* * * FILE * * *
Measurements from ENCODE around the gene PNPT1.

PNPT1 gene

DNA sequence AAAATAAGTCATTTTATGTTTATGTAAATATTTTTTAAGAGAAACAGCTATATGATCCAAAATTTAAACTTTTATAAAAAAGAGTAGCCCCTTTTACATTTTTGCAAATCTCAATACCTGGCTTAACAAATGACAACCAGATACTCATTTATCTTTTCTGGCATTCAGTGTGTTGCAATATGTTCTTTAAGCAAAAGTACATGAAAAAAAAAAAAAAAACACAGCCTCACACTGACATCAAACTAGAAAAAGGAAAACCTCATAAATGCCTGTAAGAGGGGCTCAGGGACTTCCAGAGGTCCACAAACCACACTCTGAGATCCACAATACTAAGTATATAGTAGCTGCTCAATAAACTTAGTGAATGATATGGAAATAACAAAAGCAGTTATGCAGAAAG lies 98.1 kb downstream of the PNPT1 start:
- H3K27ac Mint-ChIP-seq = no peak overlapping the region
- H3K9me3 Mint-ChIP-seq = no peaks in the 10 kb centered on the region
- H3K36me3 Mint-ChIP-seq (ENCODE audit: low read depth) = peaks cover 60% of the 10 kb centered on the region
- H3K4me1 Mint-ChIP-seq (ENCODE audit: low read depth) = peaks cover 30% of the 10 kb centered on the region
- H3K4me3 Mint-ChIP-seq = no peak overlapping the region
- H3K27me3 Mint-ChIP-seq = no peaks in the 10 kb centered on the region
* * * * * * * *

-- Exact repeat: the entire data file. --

Measurements from ENCODE around the gene PNPT1.

PNPT1 gene

DNA sequence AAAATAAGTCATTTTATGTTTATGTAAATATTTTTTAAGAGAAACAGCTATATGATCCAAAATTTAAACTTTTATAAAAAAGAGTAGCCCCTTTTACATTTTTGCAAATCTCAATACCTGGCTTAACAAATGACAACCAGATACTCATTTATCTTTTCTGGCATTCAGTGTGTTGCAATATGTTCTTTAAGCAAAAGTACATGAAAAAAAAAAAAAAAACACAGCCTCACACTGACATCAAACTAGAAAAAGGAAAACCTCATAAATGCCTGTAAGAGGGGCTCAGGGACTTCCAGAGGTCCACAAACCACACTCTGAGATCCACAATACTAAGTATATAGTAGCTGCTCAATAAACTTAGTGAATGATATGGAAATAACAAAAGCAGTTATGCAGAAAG lies 98.1 kb downstream of the PNPT1 start:
- H3K27ac Mint-ChIP-seq = no peak overlapping the region
- H3K9me3 Mint-ChIP-seq = no peaks in the 10 kb centered on the region
- H3K36me3 Mint-ChIP-seq (ENCODE audit: low read depth) = peaks cover 60% of the 10 kb centered on the region
- H3K4me1 Mint-ChIP-seq (ENCODE audit: low read depth) = peaks cover 30% of the 10 kb centered on the region
- H3K4me3 Mint-ChIP-seq = no peak overlapping the region
- H3K27me3 Mint-ChIP-seq = no peaks in the 10 kb centered on the region